7 Comments

  1. Nele_K
    4/28/2017
    Reply

    I didn’t get the comparison between the analogue and the digital clock?What does it has to do with the other part of the story? And which words were solved?

  2. 5/30/2017
    Reply

    Thank you for your questions! The analogy of the clock is one key to how my story tries to think differently about time, not in terms of a linear progression but a circular complex, the „reassurance of the circle“ as it says in the passage you are referring to – if that helps answer your question. This in itself is a clue about the very demand of the reader that in a story, one passage should ‚have to do with‘ another; my story thus tries to deny full comprehension as to what happens first in the story, and what last, as the subtitle suggests. The story does not have to be read in order because there is no order – I would not know myself where it began or where it started, only I know that it is peculiar enough that I of course had to write it in a particular order. I am not sure about the last part of your question?

  3. Nele_K
    5/30/2017
    Reply

    I mean it really makes no sense. So the smell of her hair was gone, what does that stand for? Did she die? And you wrote „every word dissolved in front of his eyes“. Which words dissolved in front of him?

  4. 6/5/2017
    Reply

    The sense-making is up to you as a reader. That the smell of her hair was gone is left open and unspecified on purpose, and as part of the overall concept of the story: The reader is required to leave out her or his conceptual expectations of linear time, causality, and the answering of questions – much as the decision of my protagonist is painful yet somehow intriguing, at least as I hope. In that sense I’d like to leave the remainder of your question unanswered too; the dissatisfaction is what the story is looking for, as with it I attempted to perform a fall into ambiguity without having to sacrifice resonance with the reader altogether.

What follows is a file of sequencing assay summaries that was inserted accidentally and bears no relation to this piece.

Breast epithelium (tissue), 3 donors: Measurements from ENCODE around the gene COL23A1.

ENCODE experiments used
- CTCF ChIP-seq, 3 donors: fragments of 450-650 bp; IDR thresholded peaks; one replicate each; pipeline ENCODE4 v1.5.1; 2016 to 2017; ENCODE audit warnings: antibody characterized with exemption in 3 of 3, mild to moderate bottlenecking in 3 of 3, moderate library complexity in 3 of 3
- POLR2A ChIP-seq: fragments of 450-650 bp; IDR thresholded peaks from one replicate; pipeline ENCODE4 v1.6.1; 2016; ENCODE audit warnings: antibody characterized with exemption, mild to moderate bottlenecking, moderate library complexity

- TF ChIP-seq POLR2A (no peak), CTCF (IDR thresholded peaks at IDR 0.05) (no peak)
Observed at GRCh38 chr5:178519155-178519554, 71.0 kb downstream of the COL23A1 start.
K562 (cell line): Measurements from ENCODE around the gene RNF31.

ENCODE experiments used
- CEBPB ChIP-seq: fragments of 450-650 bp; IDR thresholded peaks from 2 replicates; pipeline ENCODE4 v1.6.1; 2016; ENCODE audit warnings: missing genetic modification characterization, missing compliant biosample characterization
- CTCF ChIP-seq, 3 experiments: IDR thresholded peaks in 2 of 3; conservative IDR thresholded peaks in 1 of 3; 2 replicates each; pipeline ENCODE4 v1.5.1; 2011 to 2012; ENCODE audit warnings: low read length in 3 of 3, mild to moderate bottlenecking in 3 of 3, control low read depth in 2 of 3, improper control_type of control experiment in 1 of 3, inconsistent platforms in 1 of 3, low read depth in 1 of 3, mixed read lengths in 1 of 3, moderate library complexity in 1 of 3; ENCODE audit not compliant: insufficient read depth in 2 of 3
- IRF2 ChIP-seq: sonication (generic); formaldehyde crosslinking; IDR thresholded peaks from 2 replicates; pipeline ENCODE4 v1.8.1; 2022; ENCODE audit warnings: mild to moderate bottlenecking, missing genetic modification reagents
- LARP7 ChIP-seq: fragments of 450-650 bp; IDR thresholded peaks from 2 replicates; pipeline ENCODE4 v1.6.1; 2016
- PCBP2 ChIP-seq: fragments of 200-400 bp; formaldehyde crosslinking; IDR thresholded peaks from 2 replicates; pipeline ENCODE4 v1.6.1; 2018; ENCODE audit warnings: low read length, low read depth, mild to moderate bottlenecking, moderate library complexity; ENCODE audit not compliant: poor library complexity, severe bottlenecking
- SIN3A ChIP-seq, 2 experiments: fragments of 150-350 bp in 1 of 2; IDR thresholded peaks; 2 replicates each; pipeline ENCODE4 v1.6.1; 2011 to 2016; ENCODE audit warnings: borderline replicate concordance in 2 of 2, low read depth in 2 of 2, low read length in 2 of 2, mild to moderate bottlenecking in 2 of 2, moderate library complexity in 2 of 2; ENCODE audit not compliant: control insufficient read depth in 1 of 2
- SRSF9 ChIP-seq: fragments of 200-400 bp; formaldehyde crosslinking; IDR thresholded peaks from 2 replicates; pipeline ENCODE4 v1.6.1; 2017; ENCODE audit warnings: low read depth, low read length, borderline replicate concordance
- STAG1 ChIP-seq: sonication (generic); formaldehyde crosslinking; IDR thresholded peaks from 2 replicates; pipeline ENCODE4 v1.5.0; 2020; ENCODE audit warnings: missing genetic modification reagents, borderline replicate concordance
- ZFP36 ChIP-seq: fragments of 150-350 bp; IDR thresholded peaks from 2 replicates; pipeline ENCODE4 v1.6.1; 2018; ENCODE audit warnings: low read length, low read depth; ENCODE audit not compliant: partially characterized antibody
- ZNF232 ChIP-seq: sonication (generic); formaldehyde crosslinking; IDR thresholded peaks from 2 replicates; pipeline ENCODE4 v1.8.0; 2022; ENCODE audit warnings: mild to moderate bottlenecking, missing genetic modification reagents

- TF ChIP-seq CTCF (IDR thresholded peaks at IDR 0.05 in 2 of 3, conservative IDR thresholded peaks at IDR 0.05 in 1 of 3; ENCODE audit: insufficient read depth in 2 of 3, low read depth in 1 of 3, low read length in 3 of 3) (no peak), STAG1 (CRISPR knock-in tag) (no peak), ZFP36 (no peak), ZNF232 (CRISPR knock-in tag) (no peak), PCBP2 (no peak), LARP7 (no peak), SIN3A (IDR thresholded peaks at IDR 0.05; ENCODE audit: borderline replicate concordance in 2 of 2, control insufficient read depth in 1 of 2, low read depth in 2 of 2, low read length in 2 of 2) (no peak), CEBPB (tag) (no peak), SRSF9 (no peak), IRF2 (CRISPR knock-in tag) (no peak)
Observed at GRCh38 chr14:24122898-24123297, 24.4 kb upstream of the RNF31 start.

5. *Drops Mic*
    6/12/2017
    Reply

    I think it is great that you leave so much up to the imagination of the reader, and it really fits the whole point and direction of the story. Any reader that needs everything spelled out for them in order to enjoy a story, should just keep watching TV and keep their brain comfortably on zero.

  6. Nele_k
    6/26/2017
    Reply

    I guess, some people like keeping their brains comfortably on zero and out of this imagination comes the conclusion: the girl died. So chill. It is just a random story and it was just a question.

  7. 6/28/2017
    Reply

    Maybe she died, maybe she didn’t. I don’t know about that myself either, and again, that’s the point of the story – the not-knowing. Sometimes leaving certain kinds of things open adds more to an experience than always providing closure and certainty, but you’re certainly welcome to rather care about the latter. And after all I’m always happy to receive constructive feedback.

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